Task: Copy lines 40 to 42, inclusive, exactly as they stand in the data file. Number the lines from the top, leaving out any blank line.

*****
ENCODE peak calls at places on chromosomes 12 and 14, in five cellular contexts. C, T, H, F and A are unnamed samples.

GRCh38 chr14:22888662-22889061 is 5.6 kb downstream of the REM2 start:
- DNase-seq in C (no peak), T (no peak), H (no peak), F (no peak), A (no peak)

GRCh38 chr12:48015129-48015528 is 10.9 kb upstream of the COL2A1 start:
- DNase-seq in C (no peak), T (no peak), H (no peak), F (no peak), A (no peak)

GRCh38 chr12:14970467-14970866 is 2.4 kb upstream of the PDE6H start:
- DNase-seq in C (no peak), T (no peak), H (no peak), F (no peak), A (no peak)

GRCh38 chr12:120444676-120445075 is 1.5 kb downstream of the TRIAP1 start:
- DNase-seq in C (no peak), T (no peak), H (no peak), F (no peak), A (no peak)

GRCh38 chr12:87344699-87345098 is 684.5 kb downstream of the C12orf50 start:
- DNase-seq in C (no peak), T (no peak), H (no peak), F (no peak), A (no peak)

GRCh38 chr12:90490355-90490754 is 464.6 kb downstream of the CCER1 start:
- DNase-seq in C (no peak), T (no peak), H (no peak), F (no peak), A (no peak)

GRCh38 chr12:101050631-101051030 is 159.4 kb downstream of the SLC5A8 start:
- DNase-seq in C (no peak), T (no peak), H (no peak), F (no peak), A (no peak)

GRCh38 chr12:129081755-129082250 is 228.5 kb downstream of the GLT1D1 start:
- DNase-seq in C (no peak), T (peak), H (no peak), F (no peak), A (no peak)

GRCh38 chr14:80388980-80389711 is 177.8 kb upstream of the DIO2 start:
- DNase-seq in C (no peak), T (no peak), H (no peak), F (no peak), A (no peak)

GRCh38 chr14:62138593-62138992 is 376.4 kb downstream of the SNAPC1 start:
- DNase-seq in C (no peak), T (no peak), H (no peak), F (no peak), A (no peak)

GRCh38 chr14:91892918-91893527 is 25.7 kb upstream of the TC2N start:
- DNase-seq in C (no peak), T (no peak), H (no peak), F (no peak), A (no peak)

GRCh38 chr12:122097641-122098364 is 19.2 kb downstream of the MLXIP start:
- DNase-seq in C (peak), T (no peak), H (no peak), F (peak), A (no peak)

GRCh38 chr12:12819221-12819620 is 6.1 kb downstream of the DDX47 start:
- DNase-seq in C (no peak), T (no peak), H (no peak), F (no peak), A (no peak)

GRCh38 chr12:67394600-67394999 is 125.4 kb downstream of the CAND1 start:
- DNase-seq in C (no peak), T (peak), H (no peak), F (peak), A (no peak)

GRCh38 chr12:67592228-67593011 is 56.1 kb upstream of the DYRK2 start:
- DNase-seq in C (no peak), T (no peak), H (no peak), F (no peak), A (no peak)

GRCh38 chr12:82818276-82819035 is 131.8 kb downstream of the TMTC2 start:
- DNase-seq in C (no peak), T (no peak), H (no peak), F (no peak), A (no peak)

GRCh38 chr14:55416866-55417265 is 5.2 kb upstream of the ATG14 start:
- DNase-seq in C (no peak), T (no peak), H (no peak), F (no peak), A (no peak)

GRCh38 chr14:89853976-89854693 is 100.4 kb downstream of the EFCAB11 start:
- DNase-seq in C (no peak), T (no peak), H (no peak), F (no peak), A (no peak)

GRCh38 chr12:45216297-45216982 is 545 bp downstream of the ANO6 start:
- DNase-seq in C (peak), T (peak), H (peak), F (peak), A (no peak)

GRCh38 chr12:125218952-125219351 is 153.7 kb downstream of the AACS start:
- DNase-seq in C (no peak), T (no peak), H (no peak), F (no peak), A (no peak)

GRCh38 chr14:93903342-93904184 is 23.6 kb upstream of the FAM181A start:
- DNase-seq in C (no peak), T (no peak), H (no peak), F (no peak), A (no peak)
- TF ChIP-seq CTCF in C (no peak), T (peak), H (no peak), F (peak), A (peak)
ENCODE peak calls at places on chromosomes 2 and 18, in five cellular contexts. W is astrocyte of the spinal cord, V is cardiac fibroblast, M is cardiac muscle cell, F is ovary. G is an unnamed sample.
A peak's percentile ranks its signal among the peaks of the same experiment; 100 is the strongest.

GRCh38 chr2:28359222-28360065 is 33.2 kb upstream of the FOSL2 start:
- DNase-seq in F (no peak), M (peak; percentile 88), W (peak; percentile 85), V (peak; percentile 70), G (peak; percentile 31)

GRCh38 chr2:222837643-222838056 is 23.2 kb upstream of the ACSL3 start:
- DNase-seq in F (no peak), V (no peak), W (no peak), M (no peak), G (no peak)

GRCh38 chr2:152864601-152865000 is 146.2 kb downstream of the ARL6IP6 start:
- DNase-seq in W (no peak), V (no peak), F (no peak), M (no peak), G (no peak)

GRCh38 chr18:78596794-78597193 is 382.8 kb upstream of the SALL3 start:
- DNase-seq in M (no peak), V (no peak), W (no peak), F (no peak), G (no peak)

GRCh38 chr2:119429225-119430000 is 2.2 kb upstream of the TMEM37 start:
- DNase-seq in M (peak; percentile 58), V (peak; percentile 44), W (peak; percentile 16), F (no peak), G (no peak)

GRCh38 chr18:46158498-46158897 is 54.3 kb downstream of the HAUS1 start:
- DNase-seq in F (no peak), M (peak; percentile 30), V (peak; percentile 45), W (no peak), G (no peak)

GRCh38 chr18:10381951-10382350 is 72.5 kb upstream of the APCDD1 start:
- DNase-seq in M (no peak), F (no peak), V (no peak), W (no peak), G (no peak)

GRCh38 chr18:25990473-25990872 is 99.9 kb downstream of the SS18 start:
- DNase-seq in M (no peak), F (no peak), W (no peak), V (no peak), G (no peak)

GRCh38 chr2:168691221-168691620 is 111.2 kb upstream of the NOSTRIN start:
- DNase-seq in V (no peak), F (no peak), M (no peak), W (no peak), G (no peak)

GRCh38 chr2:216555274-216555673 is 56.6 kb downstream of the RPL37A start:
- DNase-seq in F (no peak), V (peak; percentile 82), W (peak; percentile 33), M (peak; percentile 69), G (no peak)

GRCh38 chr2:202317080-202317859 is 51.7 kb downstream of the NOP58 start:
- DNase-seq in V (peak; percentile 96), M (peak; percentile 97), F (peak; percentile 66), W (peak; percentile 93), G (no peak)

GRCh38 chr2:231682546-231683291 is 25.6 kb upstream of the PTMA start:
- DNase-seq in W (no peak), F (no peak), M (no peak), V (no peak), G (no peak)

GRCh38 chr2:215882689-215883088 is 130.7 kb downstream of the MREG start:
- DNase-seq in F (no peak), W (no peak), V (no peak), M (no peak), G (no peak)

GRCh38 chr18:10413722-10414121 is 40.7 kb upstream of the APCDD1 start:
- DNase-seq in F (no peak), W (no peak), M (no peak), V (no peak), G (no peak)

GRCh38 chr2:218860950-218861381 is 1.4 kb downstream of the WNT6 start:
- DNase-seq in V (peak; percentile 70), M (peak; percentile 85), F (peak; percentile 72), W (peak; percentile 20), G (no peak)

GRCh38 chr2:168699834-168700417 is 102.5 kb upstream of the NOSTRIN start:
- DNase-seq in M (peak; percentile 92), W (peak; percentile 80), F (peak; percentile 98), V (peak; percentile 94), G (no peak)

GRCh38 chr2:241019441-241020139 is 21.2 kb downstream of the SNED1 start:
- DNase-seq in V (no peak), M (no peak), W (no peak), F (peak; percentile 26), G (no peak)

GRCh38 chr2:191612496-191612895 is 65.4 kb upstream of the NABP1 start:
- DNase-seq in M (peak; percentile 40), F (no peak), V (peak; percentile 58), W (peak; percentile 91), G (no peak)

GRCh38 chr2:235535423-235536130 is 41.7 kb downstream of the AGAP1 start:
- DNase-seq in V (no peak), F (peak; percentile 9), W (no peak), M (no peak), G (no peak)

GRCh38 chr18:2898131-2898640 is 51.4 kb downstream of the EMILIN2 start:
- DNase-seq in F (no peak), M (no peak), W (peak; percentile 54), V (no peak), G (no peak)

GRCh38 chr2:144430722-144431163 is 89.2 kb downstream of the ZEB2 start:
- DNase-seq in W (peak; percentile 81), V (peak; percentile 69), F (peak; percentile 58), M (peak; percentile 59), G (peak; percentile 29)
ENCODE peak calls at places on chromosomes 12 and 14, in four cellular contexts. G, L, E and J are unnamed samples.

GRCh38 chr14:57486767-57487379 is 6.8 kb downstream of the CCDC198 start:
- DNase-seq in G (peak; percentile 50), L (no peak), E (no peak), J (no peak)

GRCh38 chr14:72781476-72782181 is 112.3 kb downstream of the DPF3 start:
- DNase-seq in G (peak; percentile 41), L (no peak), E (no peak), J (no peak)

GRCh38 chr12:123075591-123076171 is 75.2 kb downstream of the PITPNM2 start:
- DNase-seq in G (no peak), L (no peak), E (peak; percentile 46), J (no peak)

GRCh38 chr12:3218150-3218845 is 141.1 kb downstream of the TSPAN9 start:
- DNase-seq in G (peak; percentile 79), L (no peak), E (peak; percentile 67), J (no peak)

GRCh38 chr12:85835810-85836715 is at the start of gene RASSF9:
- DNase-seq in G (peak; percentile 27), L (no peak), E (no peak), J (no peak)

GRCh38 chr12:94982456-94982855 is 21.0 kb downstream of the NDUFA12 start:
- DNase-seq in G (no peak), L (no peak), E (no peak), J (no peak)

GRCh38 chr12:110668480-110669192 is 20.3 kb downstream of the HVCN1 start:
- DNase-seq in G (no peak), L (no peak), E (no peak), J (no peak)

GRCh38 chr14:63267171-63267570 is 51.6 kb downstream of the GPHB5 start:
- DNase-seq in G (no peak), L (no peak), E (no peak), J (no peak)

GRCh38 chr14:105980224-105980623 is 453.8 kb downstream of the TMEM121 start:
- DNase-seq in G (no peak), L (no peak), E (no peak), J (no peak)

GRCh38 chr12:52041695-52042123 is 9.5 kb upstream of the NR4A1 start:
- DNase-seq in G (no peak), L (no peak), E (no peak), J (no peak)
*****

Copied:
GRCh38 chr12:125218952-125219351 is 153.7 kb downstream of the AACS start:
- DNase-seq in C (no peak), T (no peak), H (no peak), F (no peak), A (no peak)

GRCh38 chr14:93903342-93904184 is 23.6 kb upstream of the FAM181A start: